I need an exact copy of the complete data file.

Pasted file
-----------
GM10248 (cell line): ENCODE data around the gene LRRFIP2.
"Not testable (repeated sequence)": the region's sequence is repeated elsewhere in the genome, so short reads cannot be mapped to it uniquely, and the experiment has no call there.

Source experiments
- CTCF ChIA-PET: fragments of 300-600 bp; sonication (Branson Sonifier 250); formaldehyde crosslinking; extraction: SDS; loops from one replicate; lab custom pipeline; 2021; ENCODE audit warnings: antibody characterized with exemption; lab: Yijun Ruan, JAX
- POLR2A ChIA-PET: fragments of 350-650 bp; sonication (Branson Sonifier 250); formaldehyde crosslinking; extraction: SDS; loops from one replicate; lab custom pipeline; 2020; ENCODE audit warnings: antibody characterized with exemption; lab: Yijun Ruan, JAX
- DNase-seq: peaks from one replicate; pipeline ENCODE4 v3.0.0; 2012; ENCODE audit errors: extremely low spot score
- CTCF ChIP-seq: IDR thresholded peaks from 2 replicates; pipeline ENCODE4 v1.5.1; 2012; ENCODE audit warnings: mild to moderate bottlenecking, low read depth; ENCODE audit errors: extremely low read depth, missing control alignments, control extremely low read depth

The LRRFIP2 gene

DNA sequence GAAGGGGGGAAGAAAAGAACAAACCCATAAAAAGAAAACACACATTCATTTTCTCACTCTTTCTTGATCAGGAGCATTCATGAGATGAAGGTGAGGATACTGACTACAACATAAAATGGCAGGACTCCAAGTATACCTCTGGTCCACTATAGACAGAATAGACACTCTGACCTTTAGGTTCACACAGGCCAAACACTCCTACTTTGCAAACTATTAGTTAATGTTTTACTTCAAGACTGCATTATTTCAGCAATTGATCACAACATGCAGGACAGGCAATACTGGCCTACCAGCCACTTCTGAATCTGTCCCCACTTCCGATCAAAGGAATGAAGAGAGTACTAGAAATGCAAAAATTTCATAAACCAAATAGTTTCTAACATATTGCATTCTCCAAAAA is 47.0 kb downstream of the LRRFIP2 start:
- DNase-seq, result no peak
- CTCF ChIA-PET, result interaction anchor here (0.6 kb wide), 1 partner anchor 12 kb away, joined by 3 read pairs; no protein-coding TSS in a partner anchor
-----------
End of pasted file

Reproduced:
GM10248 (cell line): ENCODE data around the gene LRRFIP2.
"Not testable (repeated sequence)": the region's sequence is repeated elsewhere in the genome, so short reads cannot be mapped to it uniquely, and the experiment has no call there.

Source experiments
- CTCF ChIA-PET: fragments of 300-600 bp; sonication (Branson Sonifier 250); formaldehyde crosslinking; extraction: SDS; loops from one replicate; lab custom pipeline; 2021; ENCODE audit warnings: antibody characterized with exemption; lab: Yijun Ruan, JAX
- POLR2A ChIA-PET: fragments of 350-650 bp; sonication (Branson Sonifier 250); formaldehyde crosslinking; extraction: SDS; loops from one replicate; lab custom pipeline; 2020; ENCODE audit warnings: antibody characterized with exemption; lab: Yijun Ruan, JAX
- DNase-seq: peaks from one replicate; pipeline ENCODE4 v3.0.0; 2012; ENCODE audit errors: extremely low spot score
- CTCF ChIP-seq: IDR thresholded peaks from 2 replicates; pipeline ENCODE4 v1.5.1; 2012; ENCODE audit warnings: mild to moderate bottlenecking, low read depth; ENCODE audit errors: extremely low read depth, missing control alignments, control extremely low read depth

The LRRFIP2 gene

DNA sequence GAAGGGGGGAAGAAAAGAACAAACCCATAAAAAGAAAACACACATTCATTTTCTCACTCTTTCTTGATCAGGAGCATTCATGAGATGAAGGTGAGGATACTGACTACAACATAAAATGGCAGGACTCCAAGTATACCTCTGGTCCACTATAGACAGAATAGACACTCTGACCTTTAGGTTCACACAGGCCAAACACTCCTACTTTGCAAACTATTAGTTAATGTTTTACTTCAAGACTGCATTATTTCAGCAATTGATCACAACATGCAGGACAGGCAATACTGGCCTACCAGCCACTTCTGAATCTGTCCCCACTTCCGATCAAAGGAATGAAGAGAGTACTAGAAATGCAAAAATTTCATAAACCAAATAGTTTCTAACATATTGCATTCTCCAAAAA is 47.0 kb downstream of the LRRFIP2 start:
- DNase-seq, result no peak
- CTCF ChIA-PET, result interaction anchor here (0.6 kb wide), 1 partner anchor 12 kb away, joined by 3 read pairs; no protein-coding TSS in a partner anchor